Reform to the law on fatal accident inquiries (FAIs) has brought about changes regarding the location of inquests for military personnel. Following the implementation of legislation on 24 September 2012, it is now possible for inquiries into overseas deaths of military personnel to be heard in Scotland. Previously, the Lord Advocate had no authority under Scots law to investigate deaths that occurred outside of Scotland. Inquests regarding military personnel had to be heard in England following a coroner’s investigation there. 

The relevant sections of the Coroners and Justice Act 2009 were brought into force in September implementing amendments to the Fatal Accidents and Sudden Deaths (Inquiry) Scotland Act 1976. It is now appropriate for the Lord Advocate to receive notification of a death where the circumstances appear appropriate for further investigation – such as where the death occurred in legal custody, under sudden, suspicious or unexplained circumstances, or in such a manner that would give rise to serious public concern. The Lord Advocate will then decide whether it is in the public interest to hold a FAI.  If so, the case will be passed to the procurator fiscal service in the district that the Lord Advocate determines ‘appropriate’. The procurator fiscal in that district then has authority to investigate the death and apply for an inquiry.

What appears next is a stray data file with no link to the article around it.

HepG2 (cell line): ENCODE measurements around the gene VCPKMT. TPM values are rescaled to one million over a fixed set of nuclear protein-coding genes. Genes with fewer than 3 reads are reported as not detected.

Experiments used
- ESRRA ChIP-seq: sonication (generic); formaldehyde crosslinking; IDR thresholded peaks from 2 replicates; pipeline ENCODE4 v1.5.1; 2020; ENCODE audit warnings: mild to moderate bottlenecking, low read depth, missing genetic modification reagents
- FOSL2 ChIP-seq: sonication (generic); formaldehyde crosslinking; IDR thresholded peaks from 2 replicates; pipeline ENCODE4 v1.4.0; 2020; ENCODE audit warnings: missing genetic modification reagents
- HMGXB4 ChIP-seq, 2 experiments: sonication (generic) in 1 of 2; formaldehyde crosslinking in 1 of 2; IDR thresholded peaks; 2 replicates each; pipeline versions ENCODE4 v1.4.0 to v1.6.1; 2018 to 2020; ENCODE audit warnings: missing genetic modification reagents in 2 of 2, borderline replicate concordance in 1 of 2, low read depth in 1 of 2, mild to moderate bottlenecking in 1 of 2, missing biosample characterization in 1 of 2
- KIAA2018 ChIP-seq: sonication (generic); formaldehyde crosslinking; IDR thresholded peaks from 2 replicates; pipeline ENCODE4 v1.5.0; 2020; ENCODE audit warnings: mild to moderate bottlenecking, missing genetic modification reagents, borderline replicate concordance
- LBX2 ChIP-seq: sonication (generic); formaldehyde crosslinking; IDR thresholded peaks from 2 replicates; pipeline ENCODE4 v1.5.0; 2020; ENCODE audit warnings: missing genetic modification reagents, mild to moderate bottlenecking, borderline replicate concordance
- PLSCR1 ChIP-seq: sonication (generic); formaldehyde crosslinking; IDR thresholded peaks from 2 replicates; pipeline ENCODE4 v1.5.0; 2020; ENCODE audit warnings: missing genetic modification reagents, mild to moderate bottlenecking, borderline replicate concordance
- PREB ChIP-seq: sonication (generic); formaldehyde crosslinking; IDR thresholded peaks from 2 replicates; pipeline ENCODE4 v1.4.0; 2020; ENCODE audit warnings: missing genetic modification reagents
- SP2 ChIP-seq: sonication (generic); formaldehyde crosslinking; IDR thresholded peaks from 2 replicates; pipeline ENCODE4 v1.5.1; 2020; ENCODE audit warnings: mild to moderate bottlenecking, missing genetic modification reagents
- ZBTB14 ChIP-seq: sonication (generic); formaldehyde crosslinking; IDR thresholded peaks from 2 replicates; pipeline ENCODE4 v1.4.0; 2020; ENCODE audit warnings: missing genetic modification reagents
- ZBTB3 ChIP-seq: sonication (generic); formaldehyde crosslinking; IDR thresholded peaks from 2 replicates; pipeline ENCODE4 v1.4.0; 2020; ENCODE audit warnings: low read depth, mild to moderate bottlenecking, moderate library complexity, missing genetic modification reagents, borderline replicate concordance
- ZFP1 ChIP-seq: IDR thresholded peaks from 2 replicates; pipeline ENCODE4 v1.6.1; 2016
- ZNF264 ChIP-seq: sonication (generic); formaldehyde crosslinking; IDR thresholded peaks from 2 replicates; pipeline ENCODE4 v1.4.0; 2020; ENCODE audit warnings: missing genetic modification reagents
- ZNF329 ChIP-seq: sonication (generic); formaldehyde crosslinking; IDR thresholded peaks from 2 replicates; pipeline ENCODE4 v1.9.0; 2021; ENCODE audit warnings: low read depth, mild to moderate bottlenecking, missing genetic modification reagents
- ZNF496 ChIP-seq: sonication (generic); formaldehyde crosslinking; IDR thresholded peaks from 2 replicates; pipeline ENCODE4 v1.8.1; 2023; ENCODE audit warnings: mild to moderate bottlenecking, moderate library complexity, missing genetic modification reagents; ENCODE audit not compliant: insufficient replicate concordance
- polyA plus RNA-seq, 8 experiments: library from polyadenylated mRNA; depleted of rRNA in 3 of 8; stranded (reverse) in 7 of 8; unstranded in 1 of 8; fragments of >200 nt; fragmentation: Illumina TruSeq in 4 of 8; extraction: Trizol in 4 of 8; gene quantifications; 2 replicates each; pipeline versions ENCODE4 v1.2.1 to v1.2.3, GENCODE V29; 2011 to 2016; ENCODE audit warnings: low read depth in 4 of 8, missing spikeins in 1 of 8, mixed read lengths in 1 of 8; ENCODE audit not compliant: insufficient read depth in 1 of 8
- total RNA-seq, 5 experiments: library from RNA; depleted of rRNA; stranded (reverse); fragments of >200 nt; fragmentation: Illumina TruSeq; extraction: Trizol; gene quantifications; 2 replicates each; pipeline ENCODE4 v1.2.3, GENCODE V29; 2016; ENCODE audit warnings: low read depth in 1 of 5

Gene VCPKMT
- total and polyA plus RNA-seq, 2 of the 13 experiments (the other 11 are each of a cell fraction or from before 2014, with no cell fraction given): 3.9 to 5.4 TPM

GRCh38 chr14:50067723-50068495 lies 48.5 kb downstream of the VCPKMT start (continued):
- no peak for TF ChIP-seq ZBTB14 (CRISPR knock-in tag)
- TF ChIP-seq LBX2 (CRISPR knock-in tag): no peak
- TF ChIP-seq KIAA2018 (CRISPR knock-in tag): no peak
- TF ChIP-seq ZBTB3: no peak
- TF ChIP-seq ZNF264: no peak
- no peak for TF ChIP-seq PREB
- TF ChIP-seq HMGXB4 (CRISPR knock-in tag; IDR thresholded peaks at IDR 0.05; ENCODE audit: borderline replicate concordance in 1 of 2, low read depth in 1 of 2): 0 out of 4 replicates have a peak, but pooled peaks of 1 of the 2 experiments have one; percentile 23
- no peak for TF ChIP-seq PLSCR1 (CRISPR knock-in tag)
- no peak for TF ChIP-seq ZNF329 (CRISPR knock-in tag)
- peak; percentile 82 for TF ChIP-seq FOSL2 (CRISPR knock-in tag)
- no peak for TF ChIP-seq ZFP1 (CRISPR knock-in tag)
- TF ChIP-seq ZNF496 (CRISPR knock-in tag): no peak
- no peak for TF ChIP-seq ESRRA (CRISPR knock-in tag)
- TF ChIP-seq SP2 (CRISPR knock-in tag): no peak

Lord Advocate Frank Mulholland welcomed the introduction of the legislation, stating “This will be a great help to families who have lost loved ones in the service of their country. The Scottish fatalities investigation unit is ready and able to deal with these cases sensitively when required.”